You have a point. Although, is sampling wine that enjoyable? That uplifting? I suppose it may be if you can distinguish between wines, however I find that hard to do. How exactly do you notice the different tastes. I mean, I've heard of particulars tastes being referred to as 'nuances' and such terms, but that's as vague as hell. A nuance is. How do you tell? --

For instance, I've tried a wine that suggests that there are 'undertones' of blackberry. Now I've eaten many blackberries, but in this wine I tasted none of it. It tasted like red wine. I even savoured the stuff, but nothing, it tasted like wine. Either the labels are deceiving, or you have to be adapted to the art of tasting wine to appreciate it, which unfortunately I'd assume the grand majority are not.
 

Arathald

Registered Member
To Arathald:

You have a point. Although, is sampling wine that enjoyable? That uplifting? I suppose it may be if you can distinguish between wines, however I find that hard to do. How exactly do you notice the different tastes. I mean, I've heard of particulars tastes being referred to as 'nuances' and such terms, but that's as vague as hell. A nuance is. How do you tell? --

For instance, I've tried a wine that suggests that there are 'undertones' of blackberry. Now I've eaten many blackberries, but in this wine I tasted none of it. It tasted like red wine. I even savoured the stuff, but nothing, it tasted like wine. Either the labels are deceiving, or you have to be adapted to the art of tasting wine to appreciate it, which unfortunately I'd assume the grand majority are not.
I usually ignore the labels and the descriptions made by the winemakers entirely, besides pairings and very general flavors (dryness, tartness). If I see a third party review (often on the shelf with the wine), I'll pay slightly closer attention. As I said, it does take some traiing to be able to tell some of the nuances apart, and a lot of it is actually in the nose.

Ever see someone swirling a glass of wine and think they were a pretentious asshole? That may be the case, but they got that part right. Swirling the glass helps get a lot of the aroma out of it (by getting air into the wine and wine into the air). You might never get a strong sense of blackberry from a wine (I often do), but bolder flavors like apple may be easier to taste. One of the reasons I love Gewürztraminers is that they often taste like crisp, ripe apples.

I actually started my wine exploration with a more sensitive palate than the average joe, since I do a lot of cooking and have already worked hard to develop it, but, even so, when I started out, many wines tasted the same to me. A lot of them still do. I've tasted and retasted dozens of wines to be able to taste some of the more subtle differences, and it's payed off. Just like with beer, it's about the experience and the passion behind it. I got into beer before I got into wine, and the technique is very similar: try a bunch of them you think you might like. If you don't like it, or if you like it a lot, try to put that into words -- describe what you did and didn't like (tasting with friends makes this easy and natural). Over time, immersing yourself in it will make you very good at detecting the subtleties of the drink. And just like with beer tasting, when you first start out, you might not know the difference between an IPA and a dark ale, but if you enjoy both, you can still have a good time drinking them, and recognizing the differences will come in time.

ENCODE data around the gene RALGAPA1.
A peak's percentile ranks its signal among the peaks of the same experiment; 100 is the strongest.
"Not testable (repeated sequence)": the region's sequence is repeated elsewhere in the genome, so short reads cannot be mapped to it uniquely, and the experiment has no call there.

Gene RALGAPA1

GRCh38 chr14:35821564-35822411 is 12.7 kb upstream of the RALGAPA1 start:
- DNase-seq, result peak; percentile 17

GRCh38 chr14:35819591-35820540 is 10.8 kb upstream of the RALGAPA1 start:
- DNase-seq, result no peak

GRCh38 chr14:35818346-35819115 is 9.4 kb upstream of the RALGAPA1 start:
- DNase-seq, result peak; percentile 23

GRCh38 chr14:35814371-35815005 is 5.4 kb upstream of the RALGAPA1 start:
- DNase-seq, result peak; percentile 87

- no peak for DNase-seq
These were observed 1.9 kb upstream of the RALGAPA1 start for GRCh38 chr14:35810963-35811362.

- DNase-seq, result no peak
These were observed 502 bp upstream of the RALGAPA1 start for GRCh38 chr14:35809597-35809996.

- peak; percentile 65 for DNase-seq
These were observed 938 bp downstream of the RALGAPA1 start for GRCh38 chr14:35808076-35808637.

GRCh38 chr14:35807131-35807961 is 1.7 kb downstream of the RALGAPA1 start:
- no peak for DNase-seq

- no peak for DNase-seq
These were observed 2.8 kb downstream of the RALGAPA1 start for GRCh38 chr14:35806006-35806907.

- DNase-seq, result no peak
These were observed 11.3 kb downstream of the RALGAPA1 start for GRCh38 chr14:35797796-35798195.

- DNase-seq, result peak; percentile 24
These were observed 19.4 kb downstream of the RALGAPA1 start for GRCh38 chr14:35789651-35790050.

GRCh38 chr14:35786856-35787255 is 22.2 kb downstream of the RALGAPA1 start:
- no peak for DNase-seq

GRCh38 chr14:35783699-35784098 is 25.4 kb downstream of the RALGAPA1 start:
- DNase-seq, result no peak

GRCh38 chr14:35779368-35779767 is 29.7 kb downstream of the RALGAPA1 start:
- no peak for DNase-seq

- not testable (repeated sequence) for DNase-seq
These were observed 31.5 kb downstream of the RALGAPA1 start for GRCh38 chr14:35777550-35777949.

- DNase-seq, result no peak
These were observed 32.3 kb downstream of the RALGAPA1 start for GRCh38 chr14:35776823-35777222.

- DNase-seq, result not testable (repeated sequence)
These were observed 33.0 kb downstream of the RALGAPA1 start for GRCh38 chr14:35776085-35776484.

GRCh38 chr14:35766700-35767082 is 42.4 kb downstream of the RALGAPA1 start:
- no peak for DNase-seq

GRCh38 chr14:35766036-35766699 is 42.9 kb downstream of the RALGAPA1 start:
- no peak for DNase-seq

Can you taste the difference between a Blue Moon and a Shock Top? If so, think of what it took for you to be able to do that, then apply the same principles to wine.
 
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HalfEatenSurprise

Registered Member
I don't get Blue Moon or Shock Top here, but I get where you're coming from. It's probably just the presentation of wine where I live. No one seems to pay it any attention other than for the aforementioned drunkenness.

Wouldn't a wine that has a distinct taste of apples be more or less non-carbonated cider? Stupid question probably, although I'd like to know if you think a certain cider could hold a similar taste to this type of wine you're referring to?

--

I've got to say. The principle of transferring tasting of ale to wine seems plausible. Since I can definitely distinguish a good one from a bad one. I can remember having a draught poured Ruddles once, and I think the pipes-system in the pub must have been dirty or something, because the taste was bloody horrible. No freshness or bitterness or smoothness to it, just a tinny metallic taste all through it. I could've gagged. Also, I find that the weaker the lager the more mellow the taste, or 'sweeter' perhaps. Regular Carlsberg for instance tastes nothing like its Export counterpart.
 

Arathald

Registered Member
I don't get Blue Moon or Shock Top here, but I get where you're coming from. It's probably just the presentation of wine where I live. No one seems to pay it any attention other than for the aforementioned drunkenness.

Wouldn't a wine that has a distinct taste of apples be more or less non-carbonated cider? Stupid question probably, although I'd like to know if you think a certain cider could hold a similar taste to this type of wine you're referring to?

--

I've got to say. The principle of transferring tasting of ale to wine seems plausible. Since I can definitely distinguish a good one from a bad one. I can remember having a draught poured Ruddles once, and I think the pipes-system in the pub must have been dirty or something, because the taste was bloody horrible. No freshness or bitterness or smoothness to it, just a tinny metallic taste all through it. I could've gagged. Also, I find that the weaker the lager the more mellow the taste, or 'sweeter' perhaps. Regular Carlsberg for instance tastes nothing like its Export counterpart.
Well, since ciders are made of apples, and are often closer to apple beer than apple wine, they are a world of difference. Also, when I say a wine tastes like apples, it's still definitely 100% wine, it just has a flavor profile that tastes rather like apples (crisp, maybe sweet). It is true that I enjoy a good cider though :D

The weaker-sweeter relationship also exists in wines, and that's generally because the sugars are what ferment into alcohol, so the less alcohol you have, the more sugar is left over. That's why sweet reislings tend to be around 8.5% alcohol or less (yes, that's beer territory... at least the goo stuff), and a dry Chardonnary might be 12% or higher.
 

Saffy

Registered Member
If I have a white or a rose, the lighter in colour the better for me, i like a dry crisp wine. With red the darker in colour the better and usually go for Shiraz, merlot or rioja:D